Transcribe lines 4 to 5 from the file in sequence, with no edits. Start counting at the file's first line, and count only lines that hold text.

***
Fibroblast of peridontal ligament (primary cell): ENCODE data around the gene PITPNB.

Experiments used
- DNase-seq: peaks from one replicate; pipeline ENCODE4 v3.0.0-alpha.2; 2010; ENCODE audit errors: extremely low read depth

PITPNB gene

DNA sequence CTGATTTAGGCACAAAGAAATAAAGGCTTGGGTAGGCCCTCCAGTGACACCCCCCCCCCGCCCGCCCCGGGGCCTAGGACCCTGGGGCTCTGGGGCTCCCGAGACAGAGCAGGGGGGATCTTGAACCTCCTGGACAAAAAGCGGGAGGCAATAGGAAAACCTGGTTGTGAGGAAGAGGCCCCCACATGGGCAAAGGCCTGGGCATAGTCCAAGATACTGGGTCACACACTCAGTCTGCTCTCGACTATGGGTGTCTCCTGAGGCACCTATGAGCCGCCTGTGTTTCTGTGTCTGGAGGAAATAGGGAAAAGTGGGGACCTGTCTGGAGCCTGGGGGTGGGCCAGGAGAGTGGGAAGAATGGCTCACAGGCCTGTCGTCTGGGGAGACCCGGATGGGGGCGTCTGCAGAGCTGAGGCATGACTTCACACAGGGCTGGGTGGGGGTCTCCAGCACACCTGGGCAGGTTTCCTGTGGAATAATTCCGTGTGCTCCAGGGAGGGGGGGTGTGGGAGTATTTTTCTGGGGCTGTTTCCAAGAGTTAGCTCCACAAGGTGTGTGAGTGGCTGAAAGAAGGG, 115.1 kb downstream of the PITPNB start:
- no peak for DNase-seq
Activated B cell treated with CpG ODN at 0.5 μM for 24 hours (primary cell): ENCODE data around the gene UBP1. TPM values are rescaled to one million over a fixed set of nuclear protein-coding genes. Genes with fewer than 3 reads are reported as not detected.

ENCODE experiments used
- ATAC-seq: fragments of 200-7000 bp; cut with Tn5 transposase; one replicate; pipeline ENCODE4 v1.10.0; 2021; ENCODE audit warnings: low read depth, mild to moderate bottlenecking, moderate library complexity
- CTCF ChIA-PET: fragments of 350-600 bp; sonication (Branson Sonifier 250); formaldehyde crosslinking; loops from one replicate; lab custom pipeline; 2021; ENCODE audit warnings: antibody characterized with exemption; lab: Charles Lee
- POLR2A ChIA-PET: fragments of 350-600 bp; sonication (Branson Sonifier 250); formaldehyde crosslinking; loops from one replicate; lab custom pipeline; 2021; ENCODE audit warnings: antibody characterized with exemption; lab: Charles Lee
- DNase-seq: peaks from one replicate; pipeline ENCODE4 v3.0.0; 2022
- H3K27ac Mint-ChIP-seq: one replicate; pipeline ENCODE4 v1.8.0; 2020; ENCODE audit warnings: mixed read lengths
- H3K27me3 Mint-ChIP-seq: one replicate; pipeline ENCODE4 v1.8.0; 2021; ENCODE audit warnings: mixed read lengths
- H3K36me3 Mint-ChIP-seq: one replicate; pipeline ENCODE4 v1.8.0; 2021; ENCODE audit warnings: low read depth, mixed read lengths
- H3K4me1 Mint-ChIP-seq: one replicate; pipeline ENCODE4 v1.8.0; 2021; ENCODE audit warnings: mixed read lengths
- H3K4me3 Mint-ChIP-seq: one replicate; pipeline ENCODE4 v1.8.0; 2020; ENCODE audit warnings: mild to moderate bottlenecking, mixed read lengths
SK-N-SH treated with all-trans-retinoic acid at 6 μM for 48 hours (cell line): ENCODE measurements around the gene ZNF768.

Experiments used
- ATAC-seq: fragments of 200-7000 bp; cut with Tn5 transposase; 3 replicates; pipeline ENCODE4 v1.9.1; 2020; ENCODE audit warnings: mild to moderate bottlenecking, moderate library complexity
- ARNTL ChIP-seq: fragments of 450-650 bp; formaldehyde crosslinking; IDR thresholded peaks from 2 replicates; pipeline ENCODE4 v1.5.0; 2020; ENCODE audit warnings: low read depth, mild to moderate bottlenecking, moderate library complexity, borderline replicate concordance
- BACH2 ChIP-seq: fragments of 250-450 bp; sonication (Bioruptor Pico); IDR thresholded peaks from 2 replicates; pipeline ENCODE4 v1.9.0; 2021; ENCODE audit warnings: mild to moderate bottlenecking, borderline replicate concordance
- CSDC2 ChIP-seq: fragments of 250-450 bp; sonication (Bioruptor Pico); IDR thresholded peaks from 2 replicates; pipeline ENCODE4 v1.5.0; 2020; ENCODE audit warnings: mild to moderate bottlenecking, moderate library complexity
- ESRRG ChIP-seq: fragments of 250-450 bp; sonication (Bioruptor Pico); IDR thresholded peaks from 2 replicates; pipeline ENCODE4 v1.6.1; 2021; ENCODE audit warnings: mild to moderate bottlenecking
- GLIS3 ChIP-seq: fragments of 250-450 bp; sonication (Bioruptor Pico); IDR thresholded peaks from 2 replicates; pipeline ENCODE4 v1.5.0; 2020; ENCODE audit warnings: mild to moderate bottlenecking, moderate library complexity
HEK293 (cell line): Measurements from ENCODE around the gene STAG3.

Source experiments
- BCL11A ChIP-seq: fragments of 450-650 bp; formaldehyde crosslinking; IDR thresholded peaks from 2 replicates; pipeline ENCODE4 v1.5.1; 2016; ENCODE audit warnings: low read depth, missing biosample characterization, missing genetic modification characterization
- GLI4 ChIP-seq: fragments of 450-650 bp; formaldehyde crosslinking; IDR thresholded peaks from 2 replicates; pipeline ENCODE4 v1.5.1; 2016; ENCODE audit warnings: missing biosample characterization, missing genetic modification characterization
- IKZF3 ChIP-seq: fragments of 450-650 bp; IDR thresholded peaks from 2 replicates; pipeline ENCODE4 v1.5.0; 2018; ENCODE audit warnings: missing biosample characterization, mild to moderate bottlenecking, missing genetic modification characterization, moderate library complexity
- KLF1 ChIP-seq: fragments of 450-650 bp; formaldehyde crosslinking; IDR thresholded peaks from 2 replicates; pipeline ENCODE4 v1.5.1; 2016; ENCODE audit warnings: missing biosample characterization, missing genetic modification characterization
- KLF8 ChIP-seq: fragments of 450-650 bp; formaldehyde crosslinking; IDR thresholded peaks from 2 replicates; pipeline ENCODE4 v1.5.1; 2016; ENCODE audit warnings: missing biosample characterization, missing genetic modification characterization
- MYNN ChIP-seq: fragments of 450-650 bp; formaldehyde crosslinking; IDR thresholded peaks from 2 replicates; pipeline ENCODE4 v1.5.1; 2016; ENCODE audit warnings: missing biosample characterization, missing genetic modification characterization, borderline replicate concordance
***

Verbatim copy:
PITPNB gene

DNA sequence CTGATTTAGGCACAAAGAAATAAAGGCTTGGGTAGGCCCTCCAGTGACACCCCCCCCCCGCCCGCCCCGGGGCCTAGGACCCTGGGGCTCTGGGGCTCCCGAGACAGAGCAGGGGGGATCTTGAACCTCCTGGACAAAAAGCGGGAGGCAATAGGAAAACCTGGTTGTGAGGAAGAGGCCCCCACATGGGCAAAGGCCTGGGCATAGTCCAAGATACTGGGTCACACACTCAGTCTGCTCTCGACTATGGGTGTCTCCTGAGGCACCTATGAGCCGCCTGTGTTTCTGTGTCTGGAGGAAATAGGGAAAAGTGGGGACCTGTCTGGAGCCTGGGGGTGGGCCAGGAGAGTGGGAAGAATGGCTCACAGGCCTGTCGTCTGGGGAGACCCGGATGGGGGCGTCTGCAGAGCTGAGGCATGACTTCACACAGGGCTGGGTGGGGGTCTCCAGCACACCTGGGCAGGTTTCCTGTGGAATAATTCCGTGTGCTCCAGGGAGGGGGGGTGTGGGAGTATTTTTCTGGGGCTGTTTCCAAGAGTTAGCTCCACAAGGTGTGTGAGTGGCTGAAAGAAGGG, 115.1 kb downstream of the PITPNB start: